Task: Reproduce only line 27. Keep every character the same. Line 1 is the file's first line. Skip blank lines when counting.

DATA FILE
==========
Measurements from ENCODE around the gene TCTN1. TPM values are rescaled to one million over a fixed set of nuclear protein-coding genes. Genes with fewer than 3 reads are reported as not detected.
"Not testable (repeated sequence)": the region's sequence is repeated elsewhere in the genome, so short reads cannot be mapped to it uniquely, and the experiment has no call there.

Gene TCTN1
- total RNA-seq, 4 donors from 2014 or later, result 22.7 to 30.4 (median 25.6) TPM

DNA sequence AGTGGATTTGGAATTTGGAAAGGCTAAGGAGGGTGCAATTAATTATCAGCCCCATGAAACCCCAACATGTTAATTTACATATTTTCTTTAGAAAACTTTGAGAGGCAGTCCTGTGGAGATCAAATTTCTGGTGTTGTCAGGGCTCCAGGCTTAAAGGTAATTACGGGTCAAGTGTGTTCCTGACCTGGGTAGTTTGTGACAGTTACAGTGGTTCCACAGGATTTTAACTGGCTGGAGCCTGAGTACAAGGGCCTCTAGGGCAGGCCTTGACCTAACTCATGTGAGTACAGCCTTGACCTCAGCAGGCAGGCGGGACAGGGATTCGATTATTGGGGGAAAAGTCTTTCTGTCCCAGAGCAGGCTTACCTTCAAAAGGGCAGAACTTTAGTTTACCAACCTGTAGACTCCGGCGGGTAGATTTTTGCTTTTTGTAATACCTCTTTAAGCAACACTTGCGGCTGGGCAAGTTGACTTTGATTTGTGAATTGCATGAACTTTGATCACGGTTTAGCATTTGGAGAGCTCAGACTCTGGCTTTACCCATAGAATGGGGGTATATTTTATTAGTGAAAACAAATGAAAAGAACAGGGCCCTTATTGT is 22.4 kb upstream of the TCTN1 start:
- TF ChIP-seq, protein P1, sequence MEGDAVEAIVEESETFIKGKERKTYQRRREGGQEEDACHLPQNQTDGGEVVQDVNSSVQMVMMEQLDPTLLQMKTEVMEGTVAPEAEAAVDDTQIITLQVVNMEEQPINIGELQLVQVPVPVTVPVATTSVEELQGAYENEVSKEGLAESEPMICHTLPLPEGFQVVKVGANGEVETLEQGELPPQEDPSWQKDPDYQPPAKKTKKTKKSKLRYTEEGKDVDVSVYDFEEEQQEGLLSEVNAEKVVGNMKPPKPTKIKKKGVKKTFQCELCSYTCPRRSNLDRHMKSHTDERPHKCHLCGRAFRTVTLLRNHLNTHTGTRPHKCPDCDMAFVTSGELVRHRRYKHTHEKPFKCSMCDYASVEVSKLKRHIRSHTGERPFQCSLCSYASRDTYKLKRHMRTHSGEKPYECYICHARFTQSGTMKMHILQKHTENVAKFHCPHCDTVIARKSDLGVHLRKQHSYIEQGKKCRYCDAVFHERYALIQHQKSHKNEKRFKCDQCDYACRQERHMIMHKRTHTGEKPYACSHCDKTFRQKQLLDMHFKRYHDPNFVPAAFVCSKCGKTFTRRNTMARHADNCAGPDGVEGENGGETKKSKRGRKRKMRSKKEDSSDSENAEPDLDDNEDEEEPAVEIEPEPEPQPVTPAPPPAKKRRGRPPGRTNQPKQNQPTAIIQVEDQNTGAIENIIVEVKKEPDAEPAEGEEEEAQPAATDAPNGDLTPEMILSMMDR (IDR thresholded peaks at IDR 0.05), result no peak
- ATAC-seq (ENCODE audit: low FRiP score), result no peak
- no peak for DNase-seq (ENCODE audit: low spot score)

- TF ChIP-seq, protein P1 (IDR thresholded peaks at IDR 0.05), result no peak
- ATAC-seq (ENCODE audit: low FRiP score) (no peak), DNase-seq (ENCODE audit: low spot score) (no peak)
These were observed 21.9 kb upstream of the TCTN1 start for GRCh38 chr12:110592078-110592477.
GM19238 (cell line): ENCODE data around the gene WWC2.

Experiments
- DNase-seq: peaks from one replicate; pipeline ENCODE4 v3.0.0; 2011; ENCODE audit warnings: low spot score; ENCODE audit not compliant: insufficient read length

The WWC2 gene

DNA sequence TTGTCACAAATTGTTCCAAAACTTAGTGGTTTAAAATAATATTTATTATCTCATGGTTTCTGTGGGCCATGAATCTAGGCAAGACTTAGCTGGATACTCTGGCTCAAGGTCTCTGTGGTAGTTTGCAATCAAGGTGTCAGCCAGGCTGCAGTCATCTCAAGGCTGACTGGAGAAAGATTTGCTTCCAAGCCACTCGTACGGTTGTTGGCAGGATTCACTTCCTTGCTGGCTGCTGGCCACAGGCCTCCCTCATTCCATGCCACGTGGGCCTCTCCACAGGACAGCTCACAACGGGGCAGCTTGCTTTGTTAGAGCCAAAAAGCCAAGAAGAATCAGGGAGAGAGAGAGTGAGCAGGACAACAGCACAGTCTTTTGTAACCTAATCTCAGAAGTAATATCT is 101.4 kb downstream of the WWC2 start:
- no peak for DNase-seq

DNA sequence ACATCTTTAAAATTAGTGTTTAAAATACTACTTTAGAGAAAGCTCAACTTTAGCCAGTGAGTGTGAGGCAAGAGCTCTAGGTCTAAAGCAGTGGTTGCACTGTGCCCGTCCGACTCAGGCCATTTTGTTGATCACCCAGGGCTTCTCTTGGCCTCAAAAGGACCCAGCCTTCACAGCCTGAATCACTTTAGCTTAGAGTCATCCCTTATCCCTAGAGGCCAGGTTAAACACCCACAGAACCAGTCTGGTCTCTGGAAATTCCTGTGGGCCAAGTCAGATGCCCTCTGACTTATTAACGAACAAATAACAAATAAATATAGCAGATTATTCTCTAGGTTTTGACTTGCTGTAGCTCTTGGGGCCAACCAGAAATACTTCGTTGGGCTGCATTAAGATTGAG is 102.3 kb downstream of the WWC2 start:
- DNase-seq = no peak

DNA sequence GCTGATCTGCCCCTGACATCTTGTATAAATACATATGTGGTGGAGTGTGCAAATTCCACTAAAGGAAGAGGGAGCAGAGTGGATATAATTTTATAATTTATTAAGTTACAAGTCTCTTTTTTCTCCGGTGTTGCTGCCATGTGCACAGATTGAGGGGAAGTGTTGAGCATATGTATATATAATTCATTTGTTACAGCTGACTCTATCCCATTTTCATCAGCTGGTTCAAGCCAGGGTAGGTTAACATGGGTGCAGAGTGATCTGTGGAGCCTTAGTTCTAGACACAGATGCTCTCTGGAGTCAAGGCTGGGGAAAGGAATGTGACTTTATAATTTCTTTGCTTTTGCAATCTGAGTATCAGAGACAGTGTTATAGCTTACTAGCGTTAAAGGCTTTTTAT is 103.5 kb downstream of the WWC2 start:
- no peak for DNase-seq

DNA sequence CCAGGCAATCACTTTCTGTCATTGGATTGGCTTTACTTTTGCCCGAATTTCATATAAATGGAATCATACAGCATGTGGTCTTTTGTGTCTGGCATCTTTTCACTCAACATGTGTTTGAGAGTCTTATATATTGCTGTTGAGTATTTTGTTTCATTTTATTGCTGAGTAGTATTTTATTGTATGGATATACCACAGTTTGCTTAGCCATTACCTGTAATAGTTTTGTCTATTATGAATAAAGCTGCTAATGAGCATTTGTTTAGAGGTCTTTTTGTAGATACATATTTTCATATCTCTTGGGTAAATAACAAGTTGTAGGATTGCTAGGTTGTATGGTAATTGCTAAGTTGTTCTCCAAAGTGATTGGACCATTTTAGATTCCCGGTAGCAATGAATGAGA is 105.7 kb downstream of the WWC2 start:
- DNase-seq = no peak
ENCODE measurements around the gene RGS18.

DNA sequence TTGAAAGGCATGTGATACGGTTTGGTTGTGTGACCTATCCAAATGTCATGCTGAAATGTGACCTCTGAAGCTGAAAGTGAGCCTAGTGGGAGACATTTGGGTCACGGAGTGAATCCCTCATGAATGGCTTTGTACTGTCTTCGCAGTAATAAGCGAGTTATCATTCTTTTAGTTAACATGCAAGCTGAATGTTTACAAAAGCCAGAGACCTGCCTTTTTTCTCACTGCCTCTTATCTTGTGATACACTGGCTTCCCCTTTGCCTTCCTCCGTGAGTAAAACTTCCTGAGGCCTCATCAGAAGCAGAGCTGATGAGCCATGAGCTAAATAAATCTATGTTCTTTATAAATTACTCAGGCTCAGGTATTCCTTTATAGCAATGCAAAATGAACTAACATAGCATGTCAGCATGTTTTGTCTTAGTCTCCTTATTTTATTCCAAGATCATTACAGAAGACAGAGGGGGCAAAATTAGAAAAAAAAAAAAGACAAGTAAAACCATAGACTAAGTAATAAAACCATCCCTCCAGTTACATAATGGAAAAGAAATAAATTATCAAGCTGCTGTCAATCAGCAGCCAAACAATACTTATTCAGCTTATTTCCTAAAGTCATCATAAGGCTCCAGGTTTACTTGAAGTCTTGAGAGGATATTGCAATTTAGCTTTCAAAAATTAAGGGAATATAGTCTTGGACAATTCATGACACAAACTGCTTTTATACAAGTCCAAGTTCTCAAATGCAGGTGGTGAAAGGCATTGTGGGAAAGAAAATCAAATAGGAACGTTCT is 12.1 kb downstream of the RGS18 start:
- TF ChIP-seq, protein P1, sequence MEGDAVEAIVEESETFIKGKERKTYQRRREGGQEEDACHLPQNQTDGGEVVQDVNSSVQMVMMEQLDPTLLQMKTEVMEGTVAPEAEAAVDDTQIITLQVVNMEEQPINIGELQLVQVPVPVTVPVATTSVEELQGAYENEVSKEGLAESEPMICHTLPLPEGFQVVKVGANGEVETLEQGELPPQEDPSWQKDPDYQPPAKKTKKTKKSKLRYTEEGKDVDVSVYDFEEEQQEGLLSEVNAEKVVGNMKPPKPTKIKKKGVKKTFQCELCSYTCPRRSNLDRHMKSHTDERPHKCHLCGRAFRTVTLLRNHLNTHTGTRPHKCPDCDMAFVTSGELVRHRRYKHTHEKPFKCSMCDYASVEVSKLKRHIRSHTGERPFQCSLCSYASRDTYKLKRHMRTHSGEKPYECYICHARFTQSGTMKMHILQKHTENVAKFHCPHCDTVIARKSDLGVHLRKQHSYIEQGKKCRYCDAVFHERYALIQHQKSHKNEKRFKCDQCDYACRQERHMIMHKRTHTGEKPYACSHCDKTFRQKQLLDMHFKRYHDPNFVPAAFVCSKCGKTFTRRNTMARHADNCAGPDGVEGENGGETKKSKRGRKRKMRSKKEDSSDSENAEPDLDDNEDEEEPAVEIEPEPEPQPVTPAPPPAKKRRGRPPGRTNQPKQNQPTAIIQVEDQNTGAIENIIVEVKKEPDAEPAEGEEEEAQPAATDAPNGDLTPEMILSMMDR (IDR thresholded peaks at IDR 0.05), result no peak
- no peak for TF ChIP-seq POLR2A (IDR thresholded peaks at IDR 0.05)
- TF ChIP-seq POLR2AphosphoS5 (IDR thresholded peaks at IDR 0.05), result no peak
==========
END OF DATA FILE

- no peak for TF ChIP-seq POLR2A (IDR thresholded peaks at IDR 0.05)